Colombian start-up La Nueva Aerolinea (LNA) expects to select an aircraft type within the next few weeks at is works towards launching services in October.
LNA, headed by ex-Avianca chief executive Juan Emilio Posada, secured in August 2010 an initial batch of domestic traffic rights from Colombian authorities. The company has since been working on the early phases of the certification process, finalising a business plan and securing capital from additional private investors.
"We are proceeding and expect to be flying commercially in October," Posada told ATI sister publication Airline Business in a recent interview. "That is our aim."
The company is now reviewing proposals from leasing companies for various members of the Airbus A320 and Boeing 737 families, including 737 Classic and NG models. Posada says a decision on which aircraft type to acquire should be made "a few weeks from now".
Posada says LNA needs to select an aircraft type soon in order to move forward with the process of building manuals, an important step in securing certification. LNA is currently looking to recruit a chief pilot to help oversee this process.
The airline plans to launch with three aircraft operating on six domestic trunk routes connecting its Bogota hub with Barranquilla, Bucaramanga, Cali, Cartagena, Medellin and Santa Marta. Posada says two aircraft will be added by the end of the first year of operation.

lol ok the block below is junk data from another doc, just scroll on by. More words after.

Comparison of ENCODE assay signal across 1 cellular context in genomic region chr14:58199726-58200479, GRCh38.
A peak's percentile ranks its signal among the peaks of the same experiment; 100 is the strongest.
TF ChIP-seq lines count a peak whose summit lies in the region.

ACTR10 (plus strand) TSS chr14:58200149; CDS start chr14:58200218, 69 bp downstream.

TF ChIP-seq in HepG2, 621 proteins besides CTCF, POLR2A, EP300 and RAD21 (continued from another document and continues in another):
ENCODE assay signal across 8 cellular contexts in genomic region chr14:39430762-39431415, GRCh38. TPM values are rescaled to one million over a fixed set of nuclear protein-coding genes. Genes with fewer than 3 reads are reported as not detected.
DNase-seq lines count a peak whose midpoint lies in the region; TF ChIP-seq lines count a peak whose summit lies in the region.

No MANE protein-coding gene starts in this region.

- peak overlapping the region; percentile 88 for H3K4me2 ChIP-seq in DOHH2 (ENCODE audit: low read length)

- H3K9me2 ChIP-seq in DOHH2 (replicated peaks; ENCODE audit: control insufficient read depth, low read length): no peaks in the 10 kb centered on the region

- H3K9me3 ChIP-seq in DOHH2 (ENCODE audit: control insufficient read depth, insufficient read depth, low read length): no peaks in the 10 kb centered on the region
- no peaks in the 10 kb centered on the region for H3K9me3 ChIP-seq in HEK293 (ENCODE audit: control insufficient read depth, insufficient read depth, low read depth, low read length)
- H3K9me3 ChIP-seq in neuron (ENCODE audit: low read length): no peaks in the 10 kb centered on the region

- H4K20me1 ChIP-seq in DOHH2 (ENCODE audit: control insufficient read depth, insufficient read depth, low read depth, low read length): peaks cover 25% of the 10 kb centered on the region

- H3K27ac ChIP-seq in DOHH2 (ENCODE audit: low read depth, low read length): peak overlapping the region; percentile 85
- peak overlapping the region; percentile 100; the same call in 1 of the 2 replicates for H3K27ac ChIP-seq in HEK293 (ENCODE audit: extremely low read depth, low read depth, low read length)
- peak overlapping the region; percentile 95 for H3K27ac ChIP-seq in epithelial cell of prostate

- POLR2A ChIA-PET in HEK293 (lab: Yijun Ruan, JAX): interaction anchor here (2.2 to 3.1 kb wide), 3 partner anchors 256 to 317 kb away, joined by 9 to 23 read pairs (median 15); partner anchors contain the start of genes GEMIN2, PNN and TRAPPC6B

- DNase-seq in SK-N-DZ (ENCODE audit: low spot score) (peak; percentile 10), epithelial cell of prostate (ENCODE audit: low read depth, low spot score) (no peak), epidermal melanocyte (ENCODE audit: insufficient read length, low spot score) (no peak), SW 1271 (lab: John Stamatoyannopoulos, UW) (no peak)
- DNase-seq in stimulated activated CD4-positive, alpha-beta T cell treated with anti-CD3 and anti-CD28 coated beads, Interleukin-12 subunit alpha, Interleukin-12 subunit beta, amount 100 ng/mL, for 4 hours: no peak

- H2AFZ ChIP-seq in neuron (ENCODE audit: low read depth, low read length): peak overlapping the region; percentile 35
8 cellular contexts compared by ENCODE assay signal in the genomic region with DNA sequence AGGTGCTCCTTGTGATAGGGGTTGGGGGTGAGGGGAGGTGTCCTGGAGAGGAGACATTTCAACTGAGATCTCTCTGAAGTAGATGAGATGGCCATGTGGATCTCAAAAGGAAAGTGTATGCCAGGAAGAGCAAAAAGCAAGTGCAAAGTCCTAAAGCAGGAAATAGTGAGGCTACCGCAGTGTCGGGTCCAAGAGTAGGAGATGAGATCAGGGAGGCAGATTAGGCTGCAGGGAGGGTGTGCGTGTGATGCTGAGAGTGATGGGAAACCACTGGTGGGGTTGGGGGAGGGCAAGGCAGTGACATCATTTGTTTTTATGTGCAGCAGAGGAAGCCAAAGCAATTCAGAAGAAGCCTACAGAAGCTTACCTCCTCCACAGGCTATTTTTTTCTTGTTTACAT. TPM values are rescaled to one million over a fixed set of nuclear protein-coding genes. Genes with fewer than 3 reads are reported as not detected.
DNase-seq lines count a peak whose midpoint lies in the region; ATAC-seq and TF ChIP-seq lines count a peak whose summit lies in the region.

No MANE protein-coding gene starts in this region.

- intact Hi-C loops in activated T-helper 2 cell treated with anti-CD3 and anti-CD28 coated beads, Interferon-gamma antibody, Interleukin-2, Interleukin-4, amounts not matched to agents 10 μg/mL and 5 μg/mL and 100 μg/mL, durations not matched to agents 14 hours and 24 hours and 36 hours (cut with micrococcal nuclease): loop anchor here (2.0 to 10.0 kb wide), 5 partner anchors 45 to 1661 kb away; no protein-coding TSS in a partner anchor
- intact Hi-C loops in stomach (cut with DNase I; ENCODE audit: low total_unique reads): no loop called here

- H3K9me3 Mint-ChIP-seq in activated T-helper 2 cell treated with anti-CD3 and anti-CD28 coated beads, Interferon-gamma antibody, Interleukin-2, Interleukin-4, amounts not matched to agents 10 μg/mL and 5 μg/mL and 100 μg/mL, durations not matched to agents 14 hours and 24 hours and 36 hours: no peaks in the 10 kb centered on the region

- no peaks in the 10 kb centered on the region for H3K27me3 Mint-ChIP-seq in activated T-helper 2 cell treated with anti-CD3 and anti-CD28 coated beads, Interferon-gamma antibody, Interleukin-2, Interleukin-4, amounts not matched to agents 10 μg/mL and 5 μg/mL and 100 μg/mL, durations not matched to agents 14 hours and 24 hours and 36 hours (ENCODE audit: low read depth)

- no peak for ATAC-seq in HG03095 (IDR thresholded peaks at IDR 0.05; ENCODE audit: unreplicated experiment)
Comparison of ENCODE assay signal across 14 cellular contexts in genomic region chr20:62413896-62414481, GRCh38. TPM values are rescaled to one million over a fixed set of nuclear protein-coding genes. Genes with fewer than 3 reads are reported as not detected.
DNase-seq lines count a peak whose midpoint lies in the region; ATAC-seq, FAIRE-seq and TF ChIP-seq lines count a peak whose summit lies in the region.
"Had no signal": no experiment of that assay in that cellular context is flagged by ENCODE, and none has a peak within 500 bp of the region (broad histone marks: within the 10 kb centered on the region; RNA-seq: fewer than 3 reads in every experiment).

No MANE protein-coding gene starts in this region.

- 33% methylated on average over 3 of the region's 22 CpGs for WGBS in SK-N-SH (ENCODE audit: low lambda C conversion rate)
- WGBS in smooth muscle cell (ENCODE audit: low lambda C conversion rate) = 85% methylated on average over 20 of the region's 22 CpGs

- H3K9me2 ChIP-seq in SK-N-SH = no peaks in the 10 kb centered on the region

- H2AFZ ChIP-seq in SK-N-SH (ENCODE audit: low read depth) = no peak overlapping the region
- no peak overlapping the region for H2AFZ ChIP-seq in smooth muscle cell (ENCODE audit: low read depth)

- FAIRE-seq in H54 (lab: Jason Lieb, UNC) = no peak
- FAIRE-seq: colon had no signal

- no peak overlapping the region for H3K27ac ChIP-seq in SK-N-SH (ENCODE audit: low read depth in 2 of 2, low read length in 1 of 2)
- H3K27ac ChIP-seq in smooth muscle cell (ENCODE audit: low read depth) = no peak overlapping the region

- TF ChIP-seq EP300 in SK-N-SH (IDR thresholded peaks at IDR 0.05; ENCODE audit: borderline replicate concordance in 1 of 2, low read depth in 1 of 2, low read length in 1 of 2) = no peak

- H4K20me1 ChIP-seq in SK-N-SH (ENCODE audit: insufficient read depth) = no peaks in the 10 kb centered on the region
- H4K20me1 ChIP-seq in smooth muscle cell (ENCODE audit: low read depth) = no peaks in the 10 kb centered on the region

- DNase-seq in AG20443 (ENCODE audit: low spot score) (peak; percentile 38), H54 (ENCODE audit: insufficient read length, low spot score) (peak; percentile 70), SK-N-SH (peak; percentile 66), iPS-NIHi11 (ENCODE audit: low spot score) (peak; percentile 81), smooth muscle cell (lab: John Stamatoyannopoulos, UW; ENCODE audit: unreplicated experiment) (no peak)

Posada is open to acquiring used or new aircraft. He says which aircraft are ultimately acquired depends on what kind of pricing LNA is able to secure. "It's a typical low cost carrier decision - we'll be opportunistic at all times," he says.
LNA, which simply means "the new airline" in Spanish, is only the temporary project name. A formal name for the airline will be decided later as part of a contest the company plans to run using its website and Facebook page.
Posada led Avianca from 2002 to 2005 and prior to that spent 10 years overseeing ACES. He founded LNA with three partners, who are now working full-time on the project along with Posada, five other employees and several consultants.
Posada is building the new airline as a pure low-cost carrier. Aires became Colombia's first low-cost player when it launched in early 2009 a 737-700 low fare operation on domestic trunk routes alongside its pre-existing Bombardier Dash 8 regional operation. But Aires' new owner, LAN, is expected to reposition the carrier within the next few months and drop the low-cost model Aires adopted in 2009.
"Through the acquisition of Aires by LAN, Aires will most likely be a LAN type of carrier - which leaves us a clear path to really develop the only true low cost carrier in the country," Posada says.
He points out that unlike Aires, which started as a legacy regional carrier, LNA is being built from scratch as a low-cost operator.
Some have questioned whether the low-cost model can work in Colombia, pointing to Aires' financial problems prior to its sale to LAN. But Posada believes the model can only work in Colombia's fast growing domestic market when starting with a clean sheet and a true low-cost DNA. "All the [existing Colombian] carriers have a different DNA," Posada says.